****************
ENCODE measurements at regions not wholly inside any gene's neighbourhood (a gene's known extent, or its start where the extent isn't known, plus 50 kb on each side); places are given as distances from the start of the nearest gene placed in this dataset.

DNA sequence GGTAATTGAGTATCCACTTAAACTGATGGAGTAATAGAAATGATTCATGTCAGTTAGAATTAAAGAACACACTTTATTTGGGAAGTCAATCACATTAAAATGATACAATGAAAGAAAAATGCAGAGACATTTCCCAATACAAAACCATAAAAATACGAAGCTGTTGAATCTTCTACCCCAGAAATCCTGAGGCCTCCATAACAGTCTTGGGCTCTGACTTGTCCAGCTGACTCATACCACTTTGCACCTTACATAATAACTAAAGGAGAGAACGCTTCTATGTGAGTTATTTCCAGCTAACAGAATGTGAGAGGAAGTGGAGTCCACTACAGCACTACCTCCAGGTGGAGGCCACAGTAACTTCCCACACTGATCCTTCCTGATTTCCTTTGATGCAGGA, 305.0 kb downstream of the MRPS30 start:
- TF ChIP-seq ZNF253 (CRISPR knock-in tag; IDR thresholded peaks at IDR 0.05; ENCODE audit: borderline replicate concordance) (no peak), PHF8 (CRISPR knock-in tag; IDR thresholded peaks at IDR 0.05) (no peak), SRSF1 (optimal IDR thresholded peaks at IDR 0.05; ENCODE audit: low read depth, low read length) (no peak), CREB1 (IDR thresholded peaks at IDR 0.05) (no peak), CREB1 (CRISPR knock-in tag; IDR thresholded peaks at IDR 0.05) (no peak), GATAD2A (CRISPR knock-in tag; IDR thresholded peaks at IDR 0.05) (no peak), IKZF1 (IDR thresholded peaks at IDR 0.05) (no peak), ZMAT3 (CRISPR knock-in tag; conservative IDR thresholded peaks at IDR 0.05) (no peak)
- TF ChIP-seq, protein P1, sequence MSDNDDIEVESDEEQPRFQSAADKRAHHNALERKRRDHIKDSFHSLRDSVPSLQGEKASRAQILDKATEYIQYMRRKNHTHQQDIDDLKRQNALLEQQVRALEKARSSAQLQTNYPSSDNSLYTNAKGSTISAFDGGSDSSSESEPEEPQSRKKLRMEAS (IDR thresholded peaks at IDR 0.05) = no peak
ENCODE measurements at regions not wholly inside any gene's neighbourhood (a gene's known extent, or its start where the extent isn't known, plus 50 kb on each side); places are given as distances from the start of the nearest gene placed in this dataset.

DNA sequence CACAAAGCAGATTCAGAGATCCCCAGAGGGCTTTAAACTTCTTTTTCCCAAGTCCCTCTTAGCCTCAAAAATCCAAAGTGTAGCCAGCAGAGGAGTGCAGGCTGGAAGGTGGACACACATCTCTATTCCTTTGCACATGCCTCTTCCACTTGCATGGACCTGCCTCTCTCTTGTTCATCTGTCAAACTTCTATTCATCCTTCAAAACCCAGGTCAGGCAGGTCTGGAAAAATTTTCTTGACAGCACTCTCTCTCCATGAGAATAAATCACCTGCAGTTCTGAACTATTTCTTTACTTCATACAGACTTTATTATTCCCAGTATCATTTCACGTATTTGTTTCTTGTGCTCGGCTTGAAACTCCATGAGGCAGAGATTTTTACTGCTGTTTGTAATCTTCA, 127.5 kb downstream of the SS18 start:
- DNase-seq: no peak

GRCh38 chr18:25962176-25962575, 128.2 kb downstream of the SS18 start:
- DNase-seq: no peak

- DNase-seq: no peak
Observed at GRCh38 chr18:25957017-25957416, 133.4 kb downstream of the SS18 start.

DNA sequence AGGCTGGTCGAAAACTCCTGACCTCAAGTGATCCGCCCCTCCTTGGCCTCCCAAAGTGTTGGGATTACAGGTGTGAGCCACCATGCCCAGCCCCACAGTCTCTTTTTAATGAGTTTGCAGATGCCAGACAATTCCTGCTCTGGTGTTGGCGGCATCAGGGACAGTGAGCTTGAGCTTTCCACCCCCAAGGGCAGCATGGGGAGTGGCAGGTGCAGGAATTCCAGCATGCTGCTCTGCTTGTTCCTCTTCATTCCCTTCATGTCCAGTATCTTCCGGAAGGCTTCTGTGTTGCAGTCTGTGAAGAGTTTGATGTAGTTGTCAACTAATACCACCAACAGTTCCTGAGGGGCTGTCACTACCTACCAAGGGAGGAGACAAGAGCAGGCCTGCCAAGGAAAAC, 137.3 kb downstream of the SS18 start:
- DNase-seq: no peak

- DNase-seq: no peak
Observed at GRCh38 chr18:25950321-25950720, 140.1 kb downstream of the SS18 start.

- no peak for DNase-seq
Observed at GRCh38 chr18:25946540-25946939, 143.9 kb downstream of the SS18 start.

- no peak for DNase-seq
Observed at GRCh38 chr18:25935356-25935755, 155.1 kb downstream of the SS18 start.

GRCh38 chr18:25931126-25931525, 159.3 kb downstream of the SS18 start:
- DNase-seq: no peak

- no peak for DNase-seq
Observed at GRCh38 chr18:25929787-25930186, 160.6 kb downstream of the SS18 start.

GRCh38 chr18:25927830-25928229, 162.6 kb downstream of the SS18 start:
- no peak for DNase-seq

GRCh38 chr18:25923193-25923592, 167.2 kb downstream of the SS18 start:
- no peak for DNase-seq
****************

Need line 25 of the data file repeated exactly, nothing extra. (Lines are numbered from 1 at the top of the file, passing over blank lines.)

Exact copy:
- no peak for DNase-seq